The route to Prince Edward Island is familiar to anybody who lives along the Eastern Seaboard — straight up Route 95, across the George Washington bridge, and beyond. Usually the worst part of the trip is the NJ/NY portion, but the traffic moved along today. The GW bridge is always a marker, and today I noticed it was 101 degrees as we crossed. Just past the bridge, there was a rainstorm with strong wind and lightning. In 30 minutes the temperature dropped 26 degrees, to an even 75. Of course, in a few moments it climbed back into the 90s.
After that we thought it would be clear sailing, but we were wrong. In CT the traffic moved at a crawl for a full 16 miles, so we lost about 2 hours. There was another big storm, with the sun shining at the same time. An incredible, distinct rainbow popped up, like a stage effect. At one point it split into a double. We drove through the foot of the rainbows, like driving through a halo. This was in Hartford, so I guess Connecticut redeemed itself.
We stopped for supper at a place called Wood & Tap, where we had soft shell crabs, then arrived at Wells State Park, just outside Sturbridge, Massachusetts (just outside Worcester, middle of the state). We had a mishap arriving because neither Google nor the GPS recognized the park name. We arrived about 9:00, and needed to hurry a bit to get set up before dark. The ranger on duty was friendly and slow-moving. He put the date down as June 17, and my husband had to correct him. He was amazed it was the 24th, he had missed a week.
I love the idea that somebody could miss a week, especially when they move in slow motion. This fella must be quite a bit closer to the Kingdom of God than I usually am.
I chatted with the one other person I have seen here, a woman. I commented about the storm and she said it hadn’t rained here, it had rained on Tuesday. I said limb-shaking kind of storm? and her eyes got big and she said, oh yeah, I put the kids in the car and we all went home, they were scared! I don’t live too far.? How great that she spends a week here with the kids, they have the lake to themselves. They love it.
People spend a fortune looking for private lake experiences. This was $14 a night, would have been $12 if we were Mass residents.
Tall pine woods on hills surrounding a beautiful lake, with a full moon rising. We had the place absolutely to ourselves. There’s no electricity, so there are no pull-through sites, so there are no RVs, so there are no people. Unfortunately in America, camping? has become synonymous with RV-ing.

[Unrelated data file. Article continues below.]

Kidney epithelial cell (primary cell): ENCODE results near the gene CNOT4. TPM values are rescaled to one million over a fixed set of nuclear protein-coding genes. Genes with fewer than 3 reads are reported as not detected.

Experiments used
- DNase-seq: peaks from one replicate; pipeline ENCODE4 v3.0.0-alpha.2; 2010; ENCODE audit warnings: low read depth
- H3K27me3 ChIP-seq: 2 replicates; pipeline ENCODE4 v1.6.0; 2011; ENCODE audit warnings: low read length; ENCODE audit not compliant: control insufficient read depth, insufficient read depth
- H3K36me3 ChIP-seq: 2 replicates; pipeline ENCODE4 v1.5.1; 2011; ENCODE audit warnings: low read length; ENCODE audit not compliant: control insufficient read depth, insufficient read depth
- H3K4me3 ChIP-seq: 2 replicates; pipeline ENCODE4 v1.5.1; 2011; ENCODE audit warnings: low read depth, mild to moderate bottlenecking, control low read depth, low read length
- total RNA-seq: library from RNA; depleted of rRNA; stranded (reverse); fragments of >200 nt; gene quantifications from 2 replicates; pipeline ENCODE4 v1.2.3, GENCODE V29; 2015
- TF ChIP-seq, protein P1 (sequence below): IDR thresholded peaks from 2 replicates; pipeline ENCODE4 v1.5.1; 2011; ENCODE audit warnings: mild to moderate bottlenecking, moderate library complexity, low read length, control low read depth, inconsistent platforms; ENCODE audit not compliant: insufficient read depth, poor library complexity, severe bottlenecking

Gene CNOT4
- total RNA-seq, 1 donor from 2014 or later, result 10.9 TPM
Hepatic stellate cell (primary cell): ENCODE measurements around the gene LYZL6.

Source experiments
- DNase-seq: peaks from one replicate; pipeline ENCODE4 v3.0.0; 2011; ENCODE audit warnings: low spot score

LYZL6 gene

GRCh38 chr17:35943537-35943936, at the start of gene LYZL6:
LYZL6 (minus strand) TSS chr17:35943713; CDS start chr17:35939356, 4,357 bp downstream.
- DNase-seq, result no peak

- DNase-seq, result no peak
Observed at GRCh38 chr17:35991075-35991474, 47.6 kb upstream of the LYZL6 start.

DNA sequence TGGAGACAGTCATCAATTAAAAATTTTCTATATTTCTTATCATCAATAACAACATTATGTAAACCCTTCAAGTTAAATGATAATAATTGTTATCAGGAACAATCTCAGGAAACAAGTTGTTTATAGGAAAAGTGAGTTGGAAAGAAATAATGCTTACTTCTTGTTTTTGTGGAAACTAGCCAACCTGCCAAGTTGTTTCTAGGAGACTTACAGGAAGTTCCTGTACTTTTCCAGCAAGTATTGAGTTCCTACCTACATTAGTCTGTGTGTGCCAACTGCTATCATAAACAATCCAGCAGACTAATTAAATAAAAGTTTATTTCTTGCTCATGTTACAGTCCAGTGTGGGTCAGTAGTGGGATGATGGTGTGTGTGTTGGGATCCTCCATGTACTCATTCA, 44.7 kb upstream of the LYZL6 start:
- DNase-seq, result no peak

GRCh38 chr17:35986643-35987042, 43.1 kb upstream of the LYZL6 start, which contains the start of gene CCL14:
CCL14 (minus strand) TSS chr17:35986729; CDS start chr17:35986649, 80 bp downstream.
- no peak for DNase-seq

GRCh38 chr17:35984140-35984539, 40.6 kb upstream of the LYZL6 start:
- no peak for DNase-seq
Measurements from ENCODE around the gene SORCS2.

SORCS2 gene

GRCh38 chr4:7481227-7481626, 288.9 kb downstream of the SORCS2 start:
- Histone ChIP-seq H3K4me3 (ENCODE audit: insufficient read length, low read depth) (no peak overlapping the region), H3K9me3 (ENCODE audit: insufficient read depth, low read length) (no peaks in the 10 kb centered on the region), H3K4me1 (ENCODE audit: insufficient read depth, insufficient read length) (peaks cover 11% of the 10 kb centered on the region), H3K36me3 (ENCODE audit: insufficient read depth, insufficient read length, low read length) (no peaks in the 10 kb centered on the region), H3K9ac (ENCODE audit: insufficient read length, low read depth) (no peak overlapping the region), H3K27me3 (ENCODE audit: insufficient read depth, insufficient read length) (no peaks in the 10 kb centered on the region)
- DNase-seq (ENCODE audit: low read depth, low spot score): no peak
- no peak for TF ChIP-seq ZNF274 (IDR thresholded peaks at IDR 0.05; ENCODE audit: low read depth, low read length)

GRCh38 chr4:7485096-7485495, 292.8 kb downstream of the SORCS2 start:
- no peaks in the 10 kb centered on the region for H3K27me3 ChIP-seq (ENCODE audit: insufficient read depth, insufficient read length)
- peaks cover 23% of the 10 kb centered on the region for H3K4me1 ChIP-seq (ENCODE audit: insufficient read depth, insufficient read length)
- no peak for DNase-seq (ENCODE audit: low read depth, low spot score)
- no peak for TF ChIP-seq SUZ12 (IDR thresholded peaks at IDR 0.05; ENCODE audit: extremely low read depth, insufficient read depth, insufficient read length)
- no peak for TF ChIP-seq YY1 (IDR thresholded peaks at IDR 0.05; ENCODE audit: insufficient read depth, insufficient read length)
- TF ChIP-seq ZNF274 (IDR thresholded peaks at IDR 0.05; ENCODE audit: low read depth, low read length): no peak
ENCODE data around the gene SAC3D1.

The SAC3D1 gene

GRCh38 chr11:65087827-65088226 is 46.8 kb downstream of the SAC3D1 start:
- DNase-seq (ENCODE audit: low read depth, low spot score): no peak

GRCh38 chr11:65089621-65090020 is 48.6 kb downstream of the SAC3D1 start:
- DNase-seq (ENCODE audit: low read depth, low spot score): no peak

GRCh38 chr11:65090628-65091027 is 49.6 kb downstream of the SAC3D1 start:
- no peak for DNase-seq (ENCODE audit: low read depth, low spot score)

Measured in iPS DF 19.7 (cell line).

Our setup is a small, new Kelty tent that supposedly sleeps 4, but is just perfect for the 2 of us. We have a double sized air mattress and a battery operated pump to blow it up. We didn’t bring any food, the plan is to eat all meals out, just to save the money of hotels. We’ll see how it goes. Last night the biggest problem was the strength of the moonlight. I felt like someone was shining headlights into the tent. And the restroom is a bit of a hike up a hill, and yes there are plenty of bugs. I watched a slug crawl an inch while I brushed my teeth. Anything other than mosquitoes, I can co-exist with a happy heart.
Right now it is morning, cool, breezy, beautiful. I could use a cup of coffee!
Friday, June 25
Breakfast at Cracker Barrel. Mass Pike, then Route 495.
I have received two emails from church members. I changed computer systems last week and am still making adjustments. Because of that I didn’t put a vacation reply? message on my email, so I will have to respond from my iPhone, which will surely sound curt.
Massachusetts: “frost heaves”
We drove all day today. Lunch was lobster salad in a cute little town in Maine, supper was fried clams in a lobster pound just outside of Bar Harbor. I am now officially ruined for fried clams, these were so far above and beyond what I’ve had before. You could actually chomp on the plump bodies of the clams, not just the stringy parts. Yum.
We’re camped tonight at Hadley’s Point Campground, which is privately owned. I’m pretty sure I stayed here as a child. Down the road is the Great Maine Lumberjack Show, or some such, which we went to with the girls in the early 2000s.
This morning we will take a bus into Acadia Park, and then head up to St. Martins, which is beyond St. John, New Brunswick.